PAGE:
I don't really understand the math that makes the cool public key stuff work, but I do know that the special thing about prime numbers is that they don't have factors (beyond the trivial ones produced by my 2-line BASIC program above). Contrast 7 (prime) with 6 (non-prime), for example. Two times three makes six, but what, besides one times seven, makes seven?

  • El Gamal, ECC, Diffie-Hellman... Read the FAQ at www.rsa.com
  • You know, this explains why the government stopped bitching about RSA and dumped any legal action against the PGP folks all of the sudden a couple of years back. I suppose NSA figured this out and decided to keep it to themselves....

    ----

  • There goes 512 bit keys in PGP. I'd best revoke my key and rework it on the Linux box.

    But this means we could see a way of speeding up Distributed.net's RC-64 contest!!!

    ---
    Spammed? Click here [sputum.com] for free slack on how to fight it!

  • Mind-bending stuff, really.

    Check out openqubit.org; They're working on a simulator for these things...

    There's a Scientific American on the subject at:
    http://www.sciam.com/1998/0698issue/0698gersh enfeld.html
  • No matter what they say, FlexLM does not use cryptography. They simply compute a hash with the license data and some vendor and product related values, then compare it for equality with the password field (with some subtleties).

    BTW, RSADSI is probably the only cryptography company that had at a time proprietary cyptography systems trusted by the community (rc2 and rc4). Rivest effect, I guess.

    OG.
  • I'm a bit rusty on this, but I seem to recall that if P=NP (which some belive true, but has never been proven) then ALL problems that cause public key encryption to work beomce vulnerable at the same time.

    In other words we already know there is a simple way to go from factoring a big prime number to breaking ECC. Note that here simple means N time or something equally simple in comptuer terms. It does not mean we know what the simple procedure is, only that we already know there is some way to go from factoring primes to breaking ECC.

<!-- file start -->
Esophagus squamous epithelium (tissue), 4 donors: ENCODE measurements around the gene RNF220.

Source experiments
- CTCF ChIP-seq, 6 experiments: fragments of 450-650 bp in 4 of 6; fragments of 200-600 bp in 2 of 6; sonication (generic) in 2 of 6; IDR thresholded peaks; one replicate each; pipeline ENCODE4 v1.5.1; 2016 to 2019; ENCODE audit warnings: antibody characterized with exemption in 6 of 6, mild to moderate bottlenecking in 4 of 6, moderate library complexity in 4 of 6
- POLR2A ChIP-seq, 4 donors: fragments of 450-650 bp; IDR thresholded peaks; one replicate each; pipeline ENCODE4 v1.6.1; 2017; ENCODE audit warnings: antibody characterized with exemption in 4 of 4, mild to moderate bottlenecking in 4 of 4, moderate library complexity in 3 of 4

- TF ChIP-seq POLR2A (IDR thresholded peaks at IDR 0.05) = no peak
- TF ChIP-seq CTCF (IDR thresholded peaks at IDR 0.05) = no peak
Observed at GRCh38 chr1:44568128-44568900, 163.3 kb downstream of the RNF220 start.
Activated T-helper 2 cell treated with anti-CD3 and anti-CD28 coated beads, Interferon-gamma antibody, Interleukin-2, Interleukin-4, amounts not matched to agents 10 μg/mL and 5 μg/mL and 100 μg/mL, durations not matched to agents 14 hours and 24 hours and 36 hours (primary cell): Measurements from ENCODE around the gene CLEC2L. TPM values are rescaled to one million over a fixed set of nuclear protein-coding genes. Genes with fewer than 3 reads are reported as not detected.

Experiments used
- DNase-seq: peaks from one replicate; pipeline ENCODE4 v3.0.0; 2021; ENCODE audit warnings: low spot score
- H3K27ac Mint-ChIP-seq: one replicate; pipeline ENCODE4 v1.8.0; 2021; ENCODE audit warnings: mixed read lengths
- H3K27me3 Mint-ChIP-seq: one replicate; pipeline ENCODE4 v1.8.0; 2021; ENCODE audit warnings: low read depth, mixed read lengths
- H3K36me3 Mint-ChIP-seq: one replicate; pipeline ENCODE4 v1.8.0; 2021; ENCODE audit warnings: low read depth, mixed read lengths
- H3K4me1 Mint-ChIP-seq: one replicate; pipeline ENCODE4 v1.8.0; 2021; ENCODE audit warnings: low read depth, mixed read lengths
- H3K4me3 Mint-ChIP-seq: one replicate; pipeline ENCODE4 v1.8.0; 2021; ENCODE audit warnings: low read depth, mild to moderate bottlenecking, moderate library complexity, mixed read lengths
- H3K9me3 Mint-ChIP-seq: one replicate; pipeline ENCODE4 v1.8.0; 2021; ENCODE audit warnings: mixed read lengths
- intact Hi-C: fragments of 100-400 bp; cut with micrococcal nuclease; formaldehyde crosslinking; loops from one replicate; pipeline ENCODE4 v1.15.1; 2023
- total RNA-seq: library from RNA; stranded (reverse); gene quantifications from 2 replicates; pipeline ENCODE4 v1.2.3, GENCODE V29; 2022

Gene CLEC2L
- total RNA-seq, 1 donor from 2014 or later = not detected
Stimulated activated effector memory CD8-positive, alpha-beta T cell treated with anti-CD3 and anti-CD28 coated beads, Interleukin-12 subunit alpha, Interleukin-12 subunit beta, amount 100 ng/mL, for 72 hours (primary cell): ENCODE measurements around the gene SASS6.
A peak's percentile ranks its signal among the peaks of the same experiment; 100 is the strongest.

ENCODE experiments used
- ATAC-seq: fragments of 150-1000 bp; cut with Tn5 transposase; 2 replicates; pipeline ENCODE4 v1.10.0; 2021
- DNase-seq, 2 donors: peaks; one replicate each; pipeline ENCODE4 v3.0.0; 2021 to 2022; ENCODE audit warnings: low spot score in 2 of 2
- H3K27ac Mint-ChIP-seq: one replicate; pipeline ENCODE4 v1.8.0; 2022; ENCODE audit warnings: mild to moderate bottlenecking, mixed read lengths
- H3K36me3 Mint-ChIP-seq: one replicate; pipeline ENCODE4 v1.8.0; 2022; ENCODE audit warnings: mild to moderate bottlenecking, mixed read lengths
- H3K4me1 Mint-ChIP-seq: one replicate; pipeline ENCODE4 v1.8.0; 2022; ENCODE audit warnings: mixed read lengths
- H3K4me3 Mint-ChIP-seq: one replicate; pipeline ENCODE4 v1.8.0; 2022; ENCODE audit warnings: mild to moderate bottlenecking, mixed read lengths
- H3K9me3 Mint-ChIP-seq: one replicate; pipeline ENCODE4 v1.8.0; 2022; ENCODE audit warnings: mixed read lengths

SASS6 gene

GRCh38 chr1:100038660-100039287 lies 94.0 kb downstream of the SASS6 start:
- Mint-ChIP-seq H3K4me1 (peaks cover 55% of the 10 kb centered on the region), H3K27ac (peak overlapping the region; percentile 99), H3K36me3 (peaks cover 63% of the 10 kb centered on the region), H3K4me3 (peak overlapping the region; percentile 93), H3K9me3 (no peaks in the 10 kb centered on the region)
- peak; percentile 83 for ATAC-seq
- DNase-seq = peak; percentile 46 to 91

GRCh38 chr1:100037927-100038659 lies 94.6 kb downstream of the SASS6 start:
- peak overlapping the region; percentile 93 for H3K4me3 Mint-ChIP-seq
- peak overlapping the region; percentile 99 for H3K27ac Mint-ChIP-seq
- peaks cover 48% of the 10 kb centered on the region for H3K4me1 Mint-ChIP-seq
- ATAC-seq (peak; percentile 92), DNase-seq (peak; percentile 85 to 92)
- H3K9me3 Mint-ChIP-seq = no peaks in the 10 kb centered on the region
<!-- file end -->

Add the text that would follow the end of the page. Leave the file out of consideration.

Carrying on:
Or as my Professer in that ECC course I took a couple years ago liked to say "Until that unlikey day when someone proves a therom on chaos theory, this is unbreakable."

  • by sjames (1099)

    The public key is used to protect a 128 bit symmetric key (one time pad) in PGP. The symmetric key encrypts the plaintext. This is because the RSA method takes too long to use directly on the plaintext. Thus, we already have 2048 bit keys protecting 128 bit plaintexts.

  • by sjames (1099)

    In this case. The symmetric key used is a 128 bit key chosen at random (and thus in this case, it is a one time pad). The algo used is 3des. One time pad just means the key is meant to be used only once. In practice, most OTP keys are for symmetric algos.

  • Are they crackable in the same short period of time?

    Based on the similarity of the problem, probably. The prudant move is to assume yes, and use longer keys. In fact, use longer keys for any public key system (1024 should be safe for a while, but use 2048 for anything really important.

  • ...I found out that the design of DES was optimized against a technique (differential cryptanalysis, I think) that wasn't "discovered" by the public academic community for another 20 years!

    This was allegedly the reason why "they" didn't want to allow IBM to release how they designed and verified Lucifer (DES' precursor) and DES itself. They incidentally got this clue, and the "big guys" were afraid that someone else might get another clue how to break/analyse other crypto-systems (and find their weak points) easier. This is really long known.

  • In theory, they could do it. but first they'd need this machine that the article describes. In other words, your keys are still safe until someone actually builds one (even the guy who came up with the algorithm hasn't done that yet).

    In other words, you're probably safe for about a week after Shamir reveals the algorithms (which I don't think he's actually done yet). Then, well, I'd look into stronger security.
  • There is one major problem with this premise.

    As the length of the key increases, so does the amount of pad needed to encode short messages. For example, if your key was 8kb long and you encrypted a 2kb e-mail message, you would have 6kb of padding. This means, among other things, that you have 6kb of known plaintext, and also, the large amount of pad would affect the output of the cipher so that the result isn't as random or difficult to decipher as it theoretically should be with that key length.

    This is why increasing key length can only happen for a limited time, and we need to keep looking for better algorithms.